Montreal’s Mile End is known for many things: its coffee shops, stylish inhabitants, anglophone art scene, and the pretention that drips from every balcony and custom bike frame. It’s the first place one would be directed to find the vilified “hipster” in its natural environment.
As a resident of the Mile End for the past two years, I accept our notoriety and my part in it. It’s a valid critiques and you wouldn’t be wrong to call me a hipster (though I don’t even understand what the word means, to be honest). It’s my belief that self-criticism and a great sense of humour are important to living well, and if the Good Life is a business, then business is booming in the Mile End. Thankfully, Michel Hellman is much funnier than I am, and though his 2011 release, named after the neighbourhood it portrays, is by no means a complete reflection of life in our strange little quarter, it does accomplish one thing that, criticisms aside, really does define the neighbourhood: its people.
In the first eight pages of the book, a typical Mile End scenario: two guys sitting on a bench drinking beer, not doing much of anything. One sporting the tresses and two-day beard often spotted on the men of these streets, and the other, a bear’s head. This is Hellman’s chosen avatar, a glimpse of the humour and absurdity with which he tells the stories of his life, and of the neighbourhood. Next he takes us back, effortlessly through an accelerated timeline of the neighbourhood growing from seed, eventually an urban landscape into which our bear-headed protagonist appears. He tears the tag from a “room for rent” poster tacked to one of the many wooden polls that interrupt the concrete.
Though it would be impossible to tell them all, Hellman makes a grand effort at showing some of the many peculiarities that make living here a taste of real-life magic realism. I’d bet money that he didn’t have to make a single thing up. The old-fashioned knife-sharpening truck? Definitely true. Charismatic, dancing garbage men? Wouldn’t surprise me. He even includes a game of stumbling upon notable people, places, and objects that, if you were to spend an afternoon looking for them, you would absolutely find.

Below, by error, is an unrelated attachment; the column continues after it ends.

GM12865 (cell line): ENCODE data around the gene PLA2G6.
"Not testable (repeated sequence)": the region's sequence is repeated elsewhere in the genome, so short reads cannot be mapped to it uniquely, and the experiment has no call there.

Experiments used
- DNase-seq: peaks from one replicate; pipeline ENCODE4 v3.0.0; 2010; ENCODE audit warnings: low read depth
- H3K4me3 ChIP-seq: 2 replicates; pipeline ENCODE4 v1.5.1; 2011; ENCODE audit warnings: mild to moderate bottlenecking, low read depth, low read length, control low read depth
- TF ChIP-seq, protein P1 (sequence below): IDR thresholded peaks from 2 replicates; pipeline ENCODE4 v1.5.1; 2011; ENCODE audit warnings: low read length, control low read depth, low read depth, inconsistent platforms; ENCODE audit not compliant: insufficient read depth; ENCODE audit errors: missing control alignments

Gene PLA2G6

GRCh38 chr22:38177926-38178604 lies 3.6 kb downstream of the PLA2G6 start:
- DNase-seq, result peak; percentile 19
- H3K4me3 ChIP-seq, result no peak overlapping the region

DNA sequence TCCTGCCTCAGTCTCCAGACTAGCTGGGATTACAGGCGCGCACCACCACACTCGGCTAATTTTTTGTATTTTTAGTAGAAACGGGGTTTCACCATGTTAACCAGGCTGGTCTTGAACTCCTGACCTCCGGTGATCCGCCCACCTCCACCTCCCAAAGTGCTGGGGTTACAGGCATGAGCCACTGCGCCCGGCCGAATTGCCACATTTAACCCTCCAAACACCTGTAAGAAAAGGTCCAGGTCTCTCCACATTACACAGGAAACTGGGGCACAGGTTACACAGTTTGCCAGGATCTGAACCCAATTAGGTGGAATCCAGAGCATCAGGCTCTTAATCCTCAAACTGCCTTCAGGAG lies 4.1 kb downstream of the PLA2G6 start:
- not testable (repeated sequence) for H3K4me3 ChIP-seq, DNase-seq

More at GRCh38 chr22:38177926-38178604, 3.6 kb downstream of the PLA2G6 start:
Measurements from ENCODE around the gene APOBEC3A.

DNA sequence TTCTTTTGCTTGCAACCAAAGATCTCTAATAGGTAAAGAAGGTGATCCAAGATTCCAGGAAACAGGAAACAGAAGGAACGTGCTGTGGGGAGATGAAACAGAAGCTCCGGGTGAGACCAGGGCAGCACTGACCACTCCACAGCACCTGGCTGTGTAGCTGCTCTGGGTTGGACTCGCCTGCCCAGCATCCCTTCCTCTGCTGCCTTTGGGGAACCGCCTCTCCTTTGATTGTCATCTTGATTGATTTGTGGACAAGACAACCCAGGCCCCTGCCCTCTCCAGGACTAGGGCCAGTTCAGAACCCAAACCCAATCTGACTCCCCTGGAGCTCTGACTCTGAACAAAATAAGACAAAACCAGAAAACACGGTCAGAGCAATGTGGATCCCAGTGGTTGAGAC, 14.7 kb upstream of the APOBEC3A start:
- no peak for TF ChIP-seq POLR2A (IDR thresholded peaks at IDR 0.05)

Even with his loose, simplified drawing style, it’s all recognizable. From the notable characters to typical apartment interiors, Hellman’s illustrations don’t only look like Mile End – they feel like it.
As much as the book shows us what it’s like to observe life in our corner, his inclusion of personal stories allows a more intimate view of life deeply integrated with the neighbourhood’s heart. Stories of meeting his girlfriend, of letting go of an old companion (his ancient computer), and of spaying his cat all bring us closer to an understanding of life here over time, from the intimate to the ordinary (which is never truly ordinary, but in Hellman’s hands is always hilarious and handled with care).
It’s an easy read, and I mean that in the best way. Distilled and engaging drawings, a range of story formats from personal to historical, a naturally easy pace – all adorned with bizarre moments and subtle jokes in a voice I can relate to. The book is so easy to read, in fact, that I recommend a second or third turn.
On my third pass I discovered this page:
As part of the whole seems like an interesting moment of opposing viewpoints clashing casually, a good illustration of the diversity that lives here. Once I paid a little closer attention, however, I discovered the character second from the left mysteriously turning into a duck in the last panel – and I burst out laughing.
There’s probably more to find, and I will keep returning to this book to be reminded of the wonders I sometimes take for granted. I would imagine that different readers will take note of different details, even further subtlety I couldn’t parse myself. I recommend you pick up a copy of Mile End (at Drawn & Quarterly of course), visit the neighbourhood, and explore.
Georgia Webber is a cartoonist living in Montreal. She currently works for Carte Blanche editing the Graphic Fiction section. In her spare time she is working on a project called DUMB documenting her experience being functionally mute for several months in 2012.